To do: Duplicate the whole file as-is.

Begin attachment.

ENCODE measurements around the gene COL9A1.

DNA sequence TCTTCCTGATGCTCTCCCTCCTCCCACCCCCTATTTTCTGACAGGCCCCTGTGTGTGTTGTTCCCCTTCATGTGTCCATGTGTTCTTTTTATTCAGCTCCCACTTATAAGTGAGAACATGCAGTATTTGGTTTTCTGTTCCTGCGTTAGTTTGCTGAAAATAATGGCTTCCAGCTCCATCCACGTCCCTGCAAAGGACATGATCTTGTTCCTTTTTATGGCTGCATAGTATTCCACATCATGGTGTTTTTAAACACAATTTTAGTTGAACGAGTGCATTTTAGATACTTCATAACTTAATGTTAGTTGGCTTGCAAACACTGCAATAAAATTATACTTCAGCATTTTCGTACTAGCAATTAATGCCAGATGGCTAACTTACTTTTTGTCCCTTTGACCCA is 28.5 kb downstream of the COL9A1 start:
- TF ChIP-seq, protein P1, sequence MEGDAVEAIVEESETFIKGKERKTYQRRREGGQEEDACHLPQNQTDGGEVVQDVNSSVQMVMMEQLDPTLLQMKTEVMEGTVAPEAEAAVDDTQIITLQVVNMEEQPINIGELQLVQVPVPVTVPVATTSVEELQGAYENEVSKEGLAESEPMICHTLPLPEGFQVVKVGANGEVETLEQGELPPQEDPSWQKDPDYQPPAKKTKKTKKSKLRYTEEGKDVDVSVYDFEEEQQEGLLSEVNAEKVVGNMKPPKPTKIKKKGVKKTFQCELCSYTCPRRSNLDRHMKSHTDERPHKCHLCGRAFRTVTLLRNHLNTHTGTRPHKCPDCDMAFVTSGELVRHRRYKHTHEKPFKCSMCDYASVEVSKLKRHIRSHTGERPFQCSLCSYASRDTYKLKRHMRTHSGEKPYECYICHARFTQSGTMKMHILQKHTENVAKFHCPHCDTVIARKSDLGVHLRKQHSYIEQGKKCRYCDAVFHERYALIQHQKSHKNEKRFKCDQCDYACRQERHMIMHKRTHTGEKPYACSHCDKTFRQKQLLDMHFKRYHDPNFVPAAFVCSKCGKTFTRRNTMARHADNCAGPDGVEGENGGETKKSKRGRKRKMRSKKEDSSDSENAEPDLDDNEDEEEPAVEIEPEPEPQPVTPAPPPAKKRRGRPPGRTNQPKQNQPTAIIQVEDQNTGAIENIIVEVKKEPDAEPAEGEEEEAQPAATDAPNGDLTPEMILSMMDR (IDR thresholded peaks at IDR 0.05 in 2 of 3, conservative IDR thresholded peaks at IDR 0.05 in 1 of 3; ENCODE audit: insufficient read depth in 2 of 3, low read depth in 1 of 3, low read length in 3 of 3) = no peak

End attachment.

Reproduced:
ENCODE measurements around the gene COL9A1.

DNA sequence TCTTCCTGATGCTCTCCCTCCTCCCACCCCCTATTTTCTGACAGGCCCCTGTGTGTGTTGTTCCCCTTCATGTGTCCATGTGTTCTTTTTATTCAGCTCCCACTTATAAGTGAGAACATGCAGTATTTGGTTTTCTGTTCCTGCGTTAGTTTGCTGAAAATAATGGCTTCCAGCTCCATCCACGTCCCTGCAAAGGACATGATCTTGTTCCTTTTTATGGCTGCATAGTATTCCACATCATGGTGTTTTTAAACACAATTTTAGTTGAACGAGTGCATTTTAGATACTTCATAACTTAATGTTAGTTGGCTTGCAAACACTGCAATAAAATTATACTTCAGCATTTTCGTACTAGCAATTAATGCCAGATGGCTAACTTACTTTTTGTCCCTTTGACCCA is 28.5 kb downstream of the COL9A1 start:
- TF ChIP-seq, protein P1, sequence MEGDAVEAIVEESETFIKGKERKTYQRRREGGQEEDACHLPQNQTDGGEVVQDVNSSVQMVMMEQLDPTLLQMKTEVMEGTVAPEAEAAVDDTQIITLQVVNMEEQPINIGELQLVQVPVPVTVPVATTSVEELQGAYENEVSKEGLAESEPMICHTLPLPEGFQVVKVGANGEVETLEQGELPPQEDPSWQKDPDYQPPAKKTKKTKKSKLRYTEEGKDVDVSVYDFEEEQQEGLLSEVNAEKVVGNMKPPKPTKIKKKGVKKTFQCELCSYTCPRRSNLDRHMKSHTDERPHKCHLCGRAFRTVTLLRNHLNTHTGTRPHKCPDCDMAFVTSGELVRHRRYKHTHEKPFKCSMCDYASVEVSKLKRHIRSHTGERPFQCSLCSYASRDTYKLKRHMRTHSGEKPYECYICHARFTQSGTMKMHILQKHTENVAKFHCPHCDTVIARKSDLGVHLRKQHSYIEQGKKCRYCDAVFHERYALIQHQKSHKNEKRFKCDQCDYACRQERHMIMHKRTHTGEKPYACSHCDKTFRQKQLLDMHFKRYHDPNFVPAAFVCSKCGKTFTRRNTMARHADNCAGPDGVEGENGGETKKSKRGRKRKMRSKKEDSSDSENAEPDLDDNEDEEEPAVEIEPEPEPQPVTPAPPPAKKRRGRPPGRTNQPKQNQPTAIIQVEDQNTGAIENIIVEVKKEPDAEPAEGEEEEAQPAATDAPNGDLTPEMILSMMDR (IDR thresholded peaks at IDR 0.05 in 2 of 3, conservative IDR thresholded peaks at IDR 0.05 in 1 of 3; ENCODE audit: insufficient read depth in 2 of 3, low read depth in 1 of 3, low read length in 3 of 3) = no peak